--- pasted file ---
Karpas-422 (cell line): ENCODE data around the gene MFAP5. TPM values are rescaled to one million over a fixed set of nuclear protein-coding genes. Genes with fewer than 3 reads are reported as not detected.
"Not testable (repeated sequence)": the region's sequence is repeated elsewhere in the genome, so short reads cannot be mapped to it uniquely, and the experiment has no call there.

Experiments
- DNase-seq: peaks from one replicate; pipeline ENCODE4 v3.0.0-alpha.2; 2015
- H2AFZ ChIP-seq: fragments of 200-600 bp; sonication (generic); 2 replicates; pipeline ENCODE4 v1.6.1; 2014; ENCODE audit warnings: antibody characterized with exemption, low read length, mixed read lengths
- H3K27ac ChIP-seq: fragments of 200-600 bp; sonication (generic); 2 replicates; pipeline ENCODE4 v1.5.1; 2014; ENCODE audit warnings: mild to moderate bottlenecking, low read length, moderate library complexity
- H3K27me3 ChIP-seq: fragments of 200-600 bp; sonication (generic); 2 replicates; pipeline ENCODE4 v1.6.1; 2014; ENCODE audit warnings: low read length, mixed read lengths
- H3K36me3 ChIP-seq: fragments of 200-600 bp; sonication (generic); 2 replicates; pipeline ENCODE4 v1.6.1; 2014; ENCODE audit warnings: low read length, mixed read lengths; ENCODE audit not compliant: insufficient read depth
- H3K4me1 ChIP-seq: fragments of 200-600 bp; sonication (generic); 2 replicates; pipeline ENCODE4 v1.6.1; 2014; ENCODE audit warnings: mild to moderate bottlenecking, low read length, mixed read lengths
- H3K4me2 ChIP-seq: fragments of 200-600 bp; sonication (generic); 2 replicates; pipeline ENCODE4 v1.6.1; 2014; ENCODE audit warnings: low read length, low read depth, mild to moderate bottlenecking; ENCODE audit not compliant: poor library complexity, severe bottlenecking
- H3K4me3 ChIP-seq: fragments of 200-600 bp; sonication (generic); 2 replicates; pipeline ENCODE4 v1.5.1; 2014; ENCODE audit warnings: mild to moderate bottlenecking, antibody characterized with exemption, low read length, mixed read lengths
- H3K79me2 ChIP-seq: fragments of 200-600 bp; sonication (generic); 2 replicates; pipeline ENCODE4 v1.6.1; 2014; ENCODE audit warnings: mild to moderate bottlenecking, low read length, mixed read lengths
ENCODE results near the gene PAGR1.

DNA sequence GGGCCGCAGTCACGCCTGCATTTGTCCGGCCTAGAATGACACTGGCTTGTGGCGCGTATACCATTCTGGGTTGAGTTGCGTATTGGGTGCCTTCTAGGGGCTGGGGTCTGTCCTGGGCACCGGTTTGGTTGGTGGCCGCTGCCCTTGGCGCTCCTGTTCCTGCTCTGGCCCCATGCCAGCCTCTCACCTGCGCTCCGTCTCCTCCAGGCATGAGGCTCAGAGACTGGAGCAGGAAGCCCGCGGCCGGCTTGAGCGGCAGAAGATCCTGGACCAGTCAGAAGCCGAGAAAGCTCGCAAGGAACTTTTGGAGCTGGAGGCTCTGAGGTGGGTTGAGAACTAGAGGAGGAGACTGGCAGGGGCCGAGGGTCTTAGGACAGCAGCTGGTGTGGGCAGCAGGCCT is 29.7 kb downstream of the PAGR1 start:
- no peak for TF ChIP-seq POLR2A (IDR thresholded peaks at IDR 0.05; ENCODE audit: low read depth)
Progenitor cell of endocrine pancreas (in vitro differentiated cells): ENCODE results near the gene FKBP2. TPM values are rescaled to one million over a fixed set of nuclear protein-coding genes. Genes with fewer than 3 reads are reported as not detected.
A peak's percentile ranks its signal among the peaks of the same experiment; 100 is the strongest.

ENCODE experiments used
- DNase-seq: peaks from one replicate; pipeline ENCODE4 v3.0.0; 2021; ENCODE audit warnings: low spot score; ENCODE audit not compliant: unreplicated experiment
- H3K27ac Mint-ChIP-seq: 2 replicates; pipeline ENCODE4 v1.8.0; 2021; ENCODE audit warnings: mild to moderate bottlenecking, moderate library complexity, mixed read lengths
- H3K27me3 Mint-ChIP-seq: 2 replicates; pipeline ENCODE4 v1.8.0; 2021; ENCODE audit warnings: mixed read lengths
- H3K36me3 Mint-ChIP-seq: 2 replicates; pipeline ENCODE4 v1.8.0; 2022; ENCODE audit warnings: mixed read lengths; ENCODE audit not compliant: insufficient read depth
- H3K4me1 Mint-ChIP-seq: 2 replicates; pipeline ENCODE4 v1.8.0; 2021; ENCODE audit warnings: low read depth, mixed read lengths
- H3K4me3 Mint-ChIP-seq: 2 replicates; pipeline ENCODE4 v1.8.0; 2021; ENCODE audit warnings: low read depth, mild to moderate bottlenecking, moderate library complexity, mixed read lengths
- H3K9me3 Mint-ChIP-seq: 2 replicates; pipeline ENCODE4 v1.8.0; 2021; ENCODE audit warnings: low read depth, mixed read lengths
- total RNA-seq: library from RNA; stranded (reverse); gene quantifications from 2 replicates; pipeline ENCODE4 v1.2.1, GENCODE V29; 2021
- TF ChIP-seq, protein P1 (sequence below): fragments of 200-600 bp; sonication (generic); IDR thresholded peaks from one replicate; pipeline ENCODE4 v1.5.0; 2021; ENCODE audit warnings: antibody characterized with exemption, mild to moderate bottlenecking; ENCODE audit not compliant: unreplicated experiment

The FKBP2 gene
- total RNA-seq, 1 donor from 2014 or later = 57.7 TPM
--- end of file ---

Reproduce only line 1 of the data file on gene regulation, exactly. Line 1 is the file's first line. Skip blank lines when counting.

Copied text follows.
Karpas-422 (cell line): ENCODE data around the gene MFAP5. TPM values are rescaled to one million over a fixed set of nuclear protein-coding genes. Genes with fewer than 3 reads are reported as not detected.